Changes in grain yield had a slightly larger impact on farm profit than the same percentage changes in marking rate or wool cut per ewe in our mixed farm business case study. We found that a 1% increase in grain yield increased profit by 1.9% whilst a 1% increase in production in the sheep enterprise, being lamb marking rates and wool cut, had a 1.7% increase in profit. When breaking down the sheep enterprise further we found that changes in marking rate (from 90%) had double the impact on profit as similar percentage changes in kilograms of wool cut (from 5kg/head).

Note that if your pre-tax profit is lower than that of our case study of $191/ha the profit impact of increasing production volumes, in percentage terms, will be higher.


In our farm business case study a 1% reduction in all costs (including finance) led to a 3.3% increase in profit. Costs that have the biggest impact on profit, and where managers need to apply rigorous discipline, are cropping input costs, capital replacement allowance (machinery and livestock replacement) and finance costs.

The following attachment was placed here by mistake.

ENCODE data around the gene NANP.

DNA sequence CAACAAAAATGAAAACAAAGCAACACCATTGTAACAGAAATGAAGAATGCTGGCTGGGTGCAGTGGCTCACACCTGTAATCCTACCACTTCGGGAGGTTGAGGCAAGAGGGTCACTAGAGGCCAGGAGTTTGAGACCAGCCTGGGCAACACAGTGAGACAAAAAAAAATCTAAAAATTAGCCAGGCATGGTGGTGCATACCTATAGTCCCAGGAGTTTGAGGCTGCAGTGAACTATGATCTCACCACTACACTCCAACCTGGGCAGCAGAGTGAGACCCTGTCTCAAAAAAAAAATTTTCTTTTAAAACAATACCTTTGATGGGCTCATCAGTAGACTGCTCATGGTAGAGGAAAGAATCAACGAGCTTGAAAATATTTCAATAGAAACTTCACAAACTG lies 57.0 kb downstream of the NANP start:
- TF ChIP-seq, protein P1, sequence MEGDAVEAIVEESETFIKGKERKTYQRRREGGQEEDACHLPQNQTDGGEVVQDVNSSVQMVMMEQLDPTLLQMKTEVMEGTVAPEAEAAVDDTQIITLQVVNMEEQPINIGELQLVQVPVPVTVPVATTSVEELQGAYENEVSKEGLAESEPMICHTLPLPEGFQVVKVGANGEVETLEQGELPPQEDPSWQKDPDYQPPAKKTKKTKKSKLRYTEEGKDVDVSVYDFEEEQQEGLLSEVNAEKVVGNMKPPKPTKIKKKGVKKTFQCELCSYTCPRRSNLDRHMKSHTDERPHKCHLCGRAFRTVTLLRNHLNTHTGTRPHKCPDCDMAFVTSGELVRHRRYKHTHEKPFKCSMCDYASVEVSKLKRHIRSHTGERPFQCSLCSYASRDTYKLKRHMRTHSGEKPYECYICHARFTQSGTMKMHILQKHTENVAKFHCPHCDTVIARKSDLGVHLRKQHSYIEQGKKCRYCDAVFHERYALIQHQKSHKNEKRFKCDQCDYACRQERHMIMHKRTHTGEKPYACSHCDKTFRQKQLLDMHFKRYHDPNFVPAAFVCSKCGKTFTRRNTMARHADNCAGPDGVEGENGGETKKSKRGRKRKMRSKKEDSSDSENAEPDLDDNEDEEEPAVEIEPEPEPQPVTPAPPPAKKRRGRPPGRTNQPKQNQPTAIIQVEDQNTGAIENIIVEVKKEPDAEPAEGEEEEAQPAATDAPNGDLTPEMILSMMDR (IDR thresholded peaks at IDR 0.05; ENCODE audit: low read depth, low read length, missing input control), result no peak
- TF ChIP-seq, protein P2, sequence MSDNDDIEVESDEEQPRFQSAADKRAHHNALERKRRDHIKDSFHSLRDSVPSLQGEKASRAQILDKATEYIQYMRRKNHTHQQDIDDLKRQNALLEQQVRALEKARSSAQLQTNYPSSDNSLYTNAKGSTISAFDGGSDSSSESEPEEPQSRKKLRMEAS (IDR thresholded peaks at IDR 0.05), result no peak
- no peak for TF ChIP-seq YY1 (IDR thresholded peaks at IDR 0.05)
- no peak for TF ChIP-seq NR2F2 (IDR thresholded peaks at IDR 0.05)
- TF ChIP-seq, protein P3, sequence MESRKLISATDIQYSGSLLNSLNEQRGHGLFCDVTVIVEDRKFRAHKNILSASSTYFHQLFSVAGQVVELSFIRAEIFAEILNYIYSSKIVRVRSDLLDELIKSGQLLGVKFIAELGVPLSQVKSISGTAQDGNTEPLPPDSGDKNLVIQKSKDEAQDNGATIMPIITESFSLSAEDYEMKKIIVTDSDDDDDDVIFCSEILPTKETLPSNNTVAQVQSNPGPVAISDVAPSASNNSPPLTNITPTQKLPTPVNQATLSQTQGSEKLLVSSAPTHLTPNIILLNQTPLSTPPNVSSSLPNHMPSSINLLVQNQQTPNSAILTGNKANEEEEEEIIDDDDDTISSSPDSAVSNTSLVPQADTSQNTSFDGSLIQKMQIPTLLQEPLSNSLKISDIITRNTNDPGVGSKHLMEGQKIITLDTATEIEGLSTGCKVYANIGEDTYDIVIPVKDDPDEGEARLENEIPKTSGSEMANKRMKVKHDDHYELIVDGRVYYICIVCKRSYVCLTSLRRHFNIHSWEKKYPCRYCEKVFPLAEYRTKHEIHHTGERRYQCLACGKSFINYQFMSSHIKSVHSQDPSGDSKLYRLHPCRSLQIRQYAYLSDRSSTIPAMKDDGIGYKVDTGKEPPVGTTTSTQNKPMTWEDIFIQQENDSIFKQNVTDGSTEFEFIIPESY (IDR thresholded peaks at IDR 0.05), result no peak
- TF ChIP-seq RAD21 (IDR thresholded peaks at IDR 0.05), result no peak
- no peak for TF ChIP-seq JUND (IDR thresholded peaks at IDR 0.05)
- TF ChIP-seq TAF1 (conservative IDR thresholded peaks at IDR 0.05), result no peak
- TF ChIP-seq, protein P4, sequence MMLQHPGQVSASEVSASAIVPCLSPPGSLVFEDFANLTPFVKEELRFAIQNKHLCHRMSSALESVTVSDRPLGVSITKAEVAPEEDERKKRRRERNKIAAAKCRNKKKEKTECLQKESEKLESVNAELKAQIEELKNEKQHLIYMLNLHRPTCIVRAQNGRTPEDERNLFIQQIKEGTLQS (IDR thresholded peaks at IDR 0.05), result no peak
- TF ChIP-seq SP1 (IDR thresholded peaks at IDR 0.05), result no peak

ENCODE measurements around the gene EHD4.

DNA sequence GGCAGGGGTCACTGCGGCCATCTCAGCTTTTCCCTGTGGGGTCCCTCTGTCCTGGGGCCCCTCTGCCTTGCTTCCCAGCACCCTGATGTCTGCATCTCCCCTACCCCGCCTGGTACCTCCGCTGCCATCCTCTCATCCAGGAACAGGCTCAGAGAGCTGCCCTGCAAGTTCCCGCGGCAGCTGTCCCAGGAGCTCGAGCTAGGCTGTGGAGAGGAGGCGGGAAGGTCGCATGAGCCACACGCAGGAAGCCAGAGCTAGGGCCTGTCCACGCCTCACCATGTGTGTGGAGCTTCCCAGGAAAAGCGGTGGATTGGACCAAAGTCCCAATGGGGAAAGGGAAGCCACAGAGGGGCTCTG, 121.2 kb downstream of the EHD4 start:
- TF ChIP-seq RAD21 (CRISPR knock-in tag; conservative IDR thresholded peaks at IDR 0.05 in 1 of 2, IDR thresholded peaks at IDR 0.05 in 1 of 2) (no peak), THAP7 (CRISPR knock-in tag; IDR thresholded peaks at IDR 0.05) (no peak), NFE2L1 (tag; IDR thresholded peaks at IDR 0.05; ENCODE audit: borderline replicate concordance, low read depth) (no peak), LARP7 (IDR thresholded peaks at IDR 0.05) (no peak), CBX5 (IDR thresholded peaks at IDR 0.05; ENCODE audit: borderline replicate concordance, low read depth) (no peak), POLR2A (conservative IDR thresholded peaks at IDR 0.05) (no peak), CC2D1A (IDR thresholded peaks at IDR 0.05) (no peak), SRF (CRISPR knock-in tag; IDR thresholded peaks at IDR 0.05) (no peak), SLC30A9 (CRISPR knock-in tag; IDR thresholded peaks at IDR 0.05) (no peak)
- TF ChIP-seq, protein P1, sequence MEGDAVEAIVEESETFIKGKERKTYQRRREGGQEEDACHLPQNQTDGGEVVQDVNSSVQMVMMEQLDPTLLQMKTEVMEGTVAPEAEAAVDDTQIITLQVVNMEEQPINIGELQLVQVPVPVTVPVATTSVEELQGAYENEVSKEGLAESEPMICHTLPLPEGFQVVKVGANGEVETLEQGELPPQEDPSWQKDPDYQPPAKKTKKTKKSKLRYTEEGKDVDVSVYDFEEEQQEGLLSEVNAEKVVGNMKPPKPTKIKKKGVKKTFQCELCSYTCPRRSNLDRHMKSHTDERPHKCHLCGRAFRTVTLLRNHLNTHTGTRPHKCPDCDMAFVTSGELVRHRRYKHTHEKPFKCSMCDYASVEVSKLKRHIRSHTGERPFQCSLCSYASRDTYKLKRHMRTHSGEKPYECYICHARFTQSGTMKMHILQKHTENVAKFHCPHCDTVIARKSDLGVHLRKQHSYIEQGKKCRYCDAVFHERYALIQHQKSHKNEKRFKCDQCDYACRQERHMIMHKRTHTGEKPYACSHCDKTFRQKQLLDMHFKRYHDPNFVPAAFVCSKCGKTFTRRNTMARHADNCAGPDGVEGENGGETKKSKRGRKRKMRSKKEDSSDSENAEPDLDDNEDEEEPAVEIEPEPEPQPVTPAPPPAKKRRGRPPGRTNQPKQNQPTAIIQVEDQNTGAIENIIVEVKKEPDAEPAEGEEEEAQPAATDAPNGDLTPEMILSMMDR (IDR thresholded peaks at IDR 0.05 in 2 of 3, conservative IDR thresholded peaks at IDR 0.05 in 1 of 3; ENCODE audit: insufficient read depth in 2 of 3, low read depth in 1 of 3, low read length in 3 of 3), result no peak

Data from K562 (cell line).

A breakdown of the profit impact of a 1% reduction in each cost item for our case study farm business is summarised in the table below. Please note the assumptions behind the costs are summarised in Appendix A.

Breakdown of the profit impact of a 1% reduction of each cost item in case study
Medium-high rainfall 50/50 crop/sheep enterprise Base case $/ha Pre-tax profit impact of 1% reduction in costs
Total revenue 821 821
Fixed operating costs 1 67 0.3%
Variable operating costs 2 285 1.5%
Post farm gate selling costs 3 102 0.5%
Capital replacement allowance 4 110 0.6%
Finance costs 5 67 0.3%
Total costs 631 3.3%
Net profit before tax 191 197
  1. Fixed operating costs include administration, insurance, rates, water and one full time equivalent employee (manager’s allowance $70 000).
  2. Variable operating costs include crop and pasture inputs, shearing, crutching, mulesing contractors, feed and animal health costs.
  3. Post farm gate costs include freight/cartage, receival charges, commissions and levies. 
  4. Capital replacement allowance is calculated at 12.5% equipment value (replaced every eight years) and 20% ewe flock value (we assume 100% lamb turn off and ewes kept for five years).
  5. Finance costs are calculated at 6.5% term debt and 7.5% on working capital on a balance sheet with 79% equity.

In summary, price is the largest driver of profit in our case study, followed by production followed by costs. If the business manager could increase the prices received by 10%, increase production volume by 10% without incurring higher costs, and reduce the cost base by 10% this farm business’s profit would double. Some strategies to how to work towards achieving this are highlighted throughout this report.

Contact information

Tamara Alexander